(Originally posted 25/04/09 on the now-defunct Sky High Dotnet blog)
What motivates otherwise sane people to attempt to create a home cockpit? The answers are many and varied, I suspect. You’ve got to be fairly keen on flight simulation, for one. Which means you’re likely to be pretty keen on flying, and possibly even do the real thing as a hobby or a profession. At heart, it’s all about realism. You can ‘fly’ a PC-based simulator using a keyboard and mouse, though most people choose to add a joystick at least. But that gets you nowhere near the sensation and experience of flying, which is what simulation is really all about. Professionals need to simulate flight so they can learn and practice; hobbyists want to simulate flight so they can enjoy the experience, or maybe so they can begin to study towards eventually getting a license themselves. The more real your experience, the better any of these aims can be achieved.
There are several ways you can improve the realism of your flight sim experience. Better flight controls is the most common starting point. Companies like CH Products and Saitek produce a range of specialised joysticks, flight yokes and throttle controls for budding simulator pilots. Using a yoke and throttle combination certainly makes for increased realism; add a set of rudder pedals, and you can control a simulated aircraft in flight without touching the keyboard or mouse. That still leaves a huge number of operations – setting flaps, raising and lowering landing gear, speed brakes, autopilot controls, radio controls – that need to be done using a keyboard interface, or by clicking on a virtual switch or knob on screen. Some people who like to imagine themselves flying heavy jets like the 747 will start their flight by running through the full pre-flight checklist for that aircraft, opening fuel valves and manually starting engines and so on, rather than let the simulator take care of it for them. That’s a lot of virtual clicking.
If you care enough to go to those lengths, you’re going to want as much realism as your bank balance will allow. Thankfully there are any number of nutters out there who will show you how to spend your hard-earned cash constructing all kinds of complex stuff out of MDF and parts from Maplin, or sell you a replica 737 throttle quadrant accurate down to the last detail, complete with motorised levers for when you’re running on auto-throttle. Just like the real thing.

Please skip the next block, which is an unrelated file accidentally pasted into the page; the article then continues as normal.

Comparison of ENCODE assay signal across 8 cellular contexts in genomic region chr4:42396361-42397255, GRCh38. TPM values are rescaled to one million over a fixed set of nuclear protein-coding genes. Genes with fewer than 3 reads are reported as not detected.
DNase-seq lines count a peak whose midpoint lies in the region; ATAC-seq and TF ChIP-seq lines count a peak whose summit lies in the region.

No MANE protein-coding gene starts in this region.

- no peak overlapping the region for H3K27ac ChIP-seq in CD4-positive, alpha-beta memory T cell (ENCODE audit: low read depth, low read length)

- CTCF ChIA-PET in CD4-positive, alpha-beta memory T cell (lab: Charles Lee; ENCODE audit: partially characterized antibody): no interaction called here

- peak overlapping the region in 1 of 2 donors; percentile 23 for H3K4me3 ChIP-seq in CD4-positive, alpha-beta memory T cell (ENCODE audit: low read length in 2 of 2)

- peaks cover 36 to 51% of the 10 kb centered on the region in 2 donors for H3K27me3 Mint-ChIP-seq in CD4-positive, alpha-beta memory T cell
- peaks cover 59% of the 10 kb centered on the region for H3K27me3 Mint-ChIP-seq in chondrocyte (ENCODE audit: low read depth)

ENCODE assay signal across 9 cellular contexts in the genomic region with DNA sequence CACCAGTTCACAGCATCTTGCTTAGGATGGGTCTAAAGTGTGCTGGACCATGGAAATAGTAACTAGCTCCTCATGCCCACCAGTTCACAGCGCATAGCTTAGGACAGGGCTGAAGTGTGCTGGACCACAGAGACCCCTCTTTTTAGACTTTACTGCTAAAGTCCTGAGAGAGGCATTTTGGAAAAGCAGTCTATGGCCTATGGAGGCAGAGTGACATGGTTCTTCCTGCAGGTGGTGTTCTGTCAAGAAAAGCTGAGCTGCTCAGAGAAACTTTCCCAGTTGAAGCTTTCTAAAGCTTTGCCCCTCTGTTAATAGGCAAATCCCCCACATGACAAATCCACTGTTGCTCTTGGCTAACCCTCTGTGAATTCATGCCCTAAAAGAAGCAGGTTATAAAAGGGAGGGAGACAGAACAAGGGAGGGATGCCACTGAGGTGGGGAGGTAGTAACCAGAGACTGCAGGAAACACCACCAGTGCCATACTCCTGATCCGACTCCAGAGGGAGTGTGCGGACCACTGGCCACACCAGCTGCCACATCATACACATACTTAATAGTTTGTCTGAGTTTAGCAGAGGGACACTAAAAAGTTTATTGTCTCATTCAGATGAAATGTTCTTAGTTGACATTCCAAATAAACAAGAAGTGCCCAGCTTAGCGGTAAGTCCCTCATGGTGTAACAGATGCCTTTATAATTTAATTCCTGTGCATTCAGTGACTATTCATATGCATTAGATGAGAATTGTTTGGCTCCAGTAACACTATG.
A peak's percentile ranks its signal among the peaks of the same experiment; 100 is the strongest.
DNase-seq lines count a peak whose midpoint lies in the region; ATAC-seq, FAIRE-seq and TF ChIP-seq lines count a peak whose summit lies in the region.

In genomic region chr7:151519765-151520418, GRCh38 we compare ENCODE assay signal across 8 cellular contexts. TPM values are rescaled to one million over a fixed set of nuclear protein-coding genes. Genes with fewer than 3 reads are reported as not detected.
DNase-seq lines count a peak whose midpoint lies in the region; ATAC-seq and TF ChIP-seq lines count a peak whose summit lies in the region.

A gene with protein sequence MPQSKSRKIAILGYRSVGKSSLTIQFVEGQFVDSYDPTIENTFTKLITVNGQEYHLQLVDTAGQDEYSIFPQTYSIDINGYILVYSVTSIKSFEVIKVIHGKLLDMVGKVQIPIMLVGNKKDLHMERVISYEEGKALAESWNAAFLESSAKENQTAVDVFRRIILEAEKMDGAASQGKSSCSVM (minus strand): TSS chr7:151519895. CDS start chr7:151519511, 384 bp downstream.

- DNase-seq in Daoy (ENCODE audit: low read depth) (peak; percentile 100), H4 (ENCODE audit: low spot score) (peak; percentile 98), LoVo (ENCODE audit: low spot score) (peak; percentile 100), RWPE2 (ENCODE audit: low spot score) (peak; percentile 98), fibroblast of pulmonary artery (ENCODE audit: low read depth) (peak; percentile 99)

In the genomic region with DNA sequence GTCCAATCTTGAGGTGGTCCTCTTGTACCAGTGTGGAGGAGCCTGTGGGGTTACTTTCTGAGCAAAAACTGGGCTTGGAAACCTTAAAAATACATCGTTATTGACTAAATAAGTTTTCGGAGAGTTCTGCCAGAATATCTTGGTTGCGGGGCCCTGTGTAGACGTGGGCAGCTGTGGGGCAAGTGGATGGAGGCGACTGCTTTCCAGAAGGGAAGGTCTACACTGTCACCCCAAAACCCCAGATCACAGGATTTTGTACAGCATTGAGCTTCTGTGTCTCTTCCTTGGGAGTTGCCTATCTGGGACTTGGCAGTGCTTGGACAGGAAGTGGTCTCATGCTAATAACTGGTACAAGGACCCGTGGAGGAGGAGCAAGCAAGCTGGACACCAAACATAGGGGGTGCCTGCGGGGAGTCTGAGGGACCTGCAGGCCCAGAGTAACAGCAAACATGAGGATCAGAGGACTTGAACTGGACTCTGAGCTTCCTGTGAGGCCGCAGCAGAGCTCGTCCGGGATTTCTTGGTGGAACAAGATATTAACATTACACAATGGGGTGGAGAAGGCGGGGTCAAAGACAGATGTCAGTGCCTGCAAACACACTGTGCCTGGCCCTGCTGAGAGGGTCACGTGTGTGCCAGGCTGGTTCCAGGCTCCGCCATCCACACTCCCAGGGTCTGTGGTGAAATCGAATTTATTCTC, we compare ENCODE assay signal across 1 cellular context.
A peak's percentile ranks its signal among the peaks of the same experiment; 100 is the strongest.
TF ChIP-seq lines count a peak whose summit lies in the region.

And so some people in the cockpit-building fraternity – and believe me, there are more of them out there than you might think – aim for nothing less than totally real. Every gauge, dial and switch faithfully replicated and in its correct place. Fully functional as on the real aircraft. Some put their cockpit enclosure on a motion platform, which simulates the movement of the aircraft in anywhere up to six degrees of freedom. Done properly, this lets you experience a highly convincing sense of motion in all the directions that the real aircraft is capable of in normal flight. Just like a multi-million-pound commercial simulator.
You have to be fairly nuts to even consider starting down this road. It’s going to cost a fair bit of money, be a never-ending quest for perfection, disrupt your home life (if you’re lucky enough to have one), and swallow time like a big black hole. But then you could say that about a lot of hobbies.
Let’s put it this way – if you ever find yourself tempted, when at the local games emporium, to buy a copy of MS Flight Simulator X and play with it, you have maybe a 1 in 10,000 chance of ending up sweating over the best way to replicate a genuine Boeing 737ng Korry switch.
And if you end up taking it all the way, then your name is likely to be Matthew Sheils.
I have no idea just how far down this road I’ll end up going. But it’s going to be fun finding out.